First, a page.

Are the cast Iron Teapots at Teavana good quality?
Ok, first off… I know that cast iron teapots are not the best thing to use for all teas. The only teas I would probably make in it is pur-er, black, or herbals; I would most likely use my glass teapot for whites, greens, and less oxidize oolongs. I also know that if you are going to use one you need a thermometer to check the temp. Also just to keep my water warm will I make a couple different steepings in another pot….. and cause it is pretty.
The main thing I want to know is if the ones sold at Teavana(yes i know they kind suck at times, but i do like their tea ware, except the yixing which is meh.) are of good quality. As in: Not a lot of rust issues, enamel chipping, stuff like that. I know they are really expensive, but I did a little bit of research and the brand they sell is very good quality.
P.s I also know that they are not for boiling the water in(at least not these ones) and to not use metal utensils in it.
I’ve had one now for almost 2 years and it has no rust, no chips, nothing of the sort. The only issue is that if you just leave water on the outside after rinsing, the paint can somewhat wear off and form a ring around the surface you leave it on but wiping it down has eliminated that at least for me. The one negative review they actually left up on their site about the one I have talks about that but just a 5 second pat down on the exterior after rinsing it does enough for me.
As long as you take care of it you shouldn’t have many problems. Let everything dry before putting it back together, don’t use soap in it, just rinse it, etc. That’s pretty much all I do to take care of it and those problems should be avoided, it’s definitely a nice pot.
Question here – I have not purchase or used one of these – why are they not for boiling? What are they used for exactly?
There are ones that are made for use on like an induction plate/burner but they’re definitely not the ones at Teavana. Even then I’d think I’d be worried about the possibilities of cracking. But these are more for just steeping the tea so you’d boil the water in a kettle or pot and pour it in.
Traditionally, the tetsubin or Japanese cast iron teapots were used to boil water over the open fire. Contemporary good quality tetsubin most often are coated inside with porcelain enamel to minimize rust. As posted by others, cast iron teapots can last a lifetime and best cared for by rinsing and drying with a cloth after use.
Hi, Ze_Teamaker. First off, I completely agree with what you said about cast iron. I might add that I prefer all oolongs and pu’ers to be brewed in yixing over cast iron any time, just because of the small size, near-perfect amount of heat retention, and the fact that it releases flavor of older brews into the current brew.
To answer your question, here are some things to consider:
They rust easily, if you do not care for them properly. There is one cast iron pot that I use every day at work that has rust on the bottom of the spout because we let it sit wet in open air all day.
The enamel chips off with the slightest ding. I once dropped the lid of a cast iron pot. It was not a sever drop. Nonetheless, there was a large chip in the enamel where it made contact with the floor.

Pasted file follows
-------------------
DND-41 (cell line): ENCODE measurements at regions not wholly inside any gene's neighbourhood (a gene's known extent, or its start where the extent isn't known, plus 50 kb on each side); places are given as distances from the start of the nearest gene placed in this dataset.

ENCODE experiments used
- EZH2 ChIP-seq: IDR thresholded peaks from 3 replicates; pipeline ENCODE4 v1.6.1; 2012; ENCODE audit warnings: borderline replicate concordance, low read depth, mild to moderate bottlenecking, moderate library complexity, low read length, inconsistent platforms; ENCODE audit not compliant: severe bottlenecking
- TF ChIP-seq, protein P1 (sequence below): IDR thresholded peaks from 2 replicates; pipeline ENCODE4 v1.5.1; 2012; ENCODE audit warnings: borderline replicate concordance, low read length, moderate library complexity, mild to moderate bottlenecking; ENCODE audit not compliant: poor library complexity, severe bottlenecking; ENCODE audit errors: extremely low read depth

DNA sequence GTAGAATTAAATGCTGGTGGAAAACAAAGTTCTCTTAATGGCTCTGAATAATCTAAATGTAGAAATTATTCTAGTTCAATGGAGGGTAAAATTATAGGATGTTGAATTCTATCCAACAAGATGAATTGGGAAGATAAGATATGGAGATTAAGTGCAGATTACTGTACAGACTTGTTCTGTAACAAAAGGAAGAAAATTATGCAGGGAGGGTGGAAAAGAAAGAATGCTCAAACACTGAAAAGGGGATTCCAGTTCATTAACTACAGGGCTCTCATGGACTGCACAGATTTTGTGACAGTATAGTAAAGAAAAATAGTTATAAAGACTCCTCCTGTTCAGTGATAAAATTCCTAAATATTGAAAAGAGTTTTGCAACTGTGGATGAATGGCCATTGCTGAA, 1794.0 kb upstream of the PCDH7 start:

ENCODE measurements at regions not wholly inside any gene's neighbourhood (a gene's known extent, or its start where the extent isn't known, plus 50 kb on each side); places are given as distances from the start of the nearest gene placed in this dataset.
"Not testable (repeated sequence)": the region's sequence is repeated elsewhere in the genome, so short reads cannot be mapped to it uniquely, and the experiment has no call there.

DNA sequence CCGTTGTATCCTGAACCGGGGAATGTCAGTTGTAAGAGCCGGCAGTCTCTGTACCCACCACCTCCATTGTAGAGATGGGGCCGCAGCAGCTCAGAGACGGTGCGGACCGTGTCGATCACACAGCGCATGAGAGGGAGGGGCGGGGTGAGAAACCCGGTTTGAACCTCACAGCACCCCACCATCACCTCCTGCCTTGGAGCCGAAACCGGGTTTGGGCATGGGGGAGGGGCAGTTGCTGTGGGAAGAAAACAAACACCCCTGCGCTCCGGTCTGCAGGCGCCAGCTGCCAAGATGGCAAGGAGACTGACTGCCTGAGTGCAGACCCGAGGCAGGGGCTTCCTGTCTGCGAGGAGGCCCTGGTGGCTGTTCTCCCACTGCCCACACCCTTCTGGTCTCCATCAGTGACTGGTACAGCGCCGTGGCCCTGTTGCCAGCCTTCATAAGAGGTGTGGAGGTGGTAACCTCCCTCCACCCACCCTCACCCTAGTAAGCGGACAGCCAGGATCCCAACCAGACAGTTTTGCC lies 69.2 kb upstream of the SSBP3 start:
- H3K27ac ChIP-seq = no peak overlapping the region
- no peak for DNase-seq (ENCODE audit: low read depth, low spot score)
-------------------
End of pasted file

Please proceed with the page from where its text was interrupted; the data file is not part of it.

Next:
Even so, I wonder if all cast iron pots do this? IMHO, I prefer smaller pots than the ones that Teavana sells, regardless of them being cast iron or some other ware. I prefer lots of leaf in a small (4-8oz) brewing capacity, such as a gaiwan. This always gives me a better flavor. I wonder if there are any cast iron pots this small?
Go points. I do plan on getting a couple of Yixing teapots; really good ones, like the kind were they tell you how hot it was fired and stuff. I am still new at buying good lose teas so I am still trying a lot. That being said the benefit of cast iron is that it doesn’t absorb the flavors, so I can use a bunch of different teas.
I don’t think they make cast iron post that small. The smallest I see are usually 20oz. You could us one to keep your water hot for before you pour it into your yixing and stuff. Also wile I think all cast iron pots do chip if you use metal utensils or drop it, the ones that cost more will probably be more resistant; I would not quote me on it cause I have no evidence, just assumptions.
It is definitively not going to be my work horse teapot. I am going to get a Brown Betty teapot for that… that is if the craftsman ship comes back up. The one I want to get is the 40oz tea pot with the tiger on it(I love them). It will be nice to have when I have guest over or when I want to be fancy and brew a big pot of tea.
I love mine! I have the black and gold dragonfly pot in the large size. I use it over the warmer, make a big batch of tea, and it stays hot for hours. I love it so much, I want to get the matching small one for smaller batches as well, but that is for later when I haven’t spent so much on tea as lately! :)
Teavana carries Iwachu testubins, which are the best in Nanbu ironware. The Republic of Tea carries the brand, too, but make sure the catalog/web description states “Made in Japan.” I own several, and can’t imagine the tea experience without ’em!
Go on Amazon and search for Teavana Teapots. There are several for sale there, some with reviews and I don’t think Amazon tampers with reviews unless they are inappropriate.
I am pretty sure these are the same ones sold by Zen Tea, at least the ones on the Zen website look just like mine. Also, I used to see them on the Mariages Freres site.
Thank you for this discussion thread. It has been very helpful!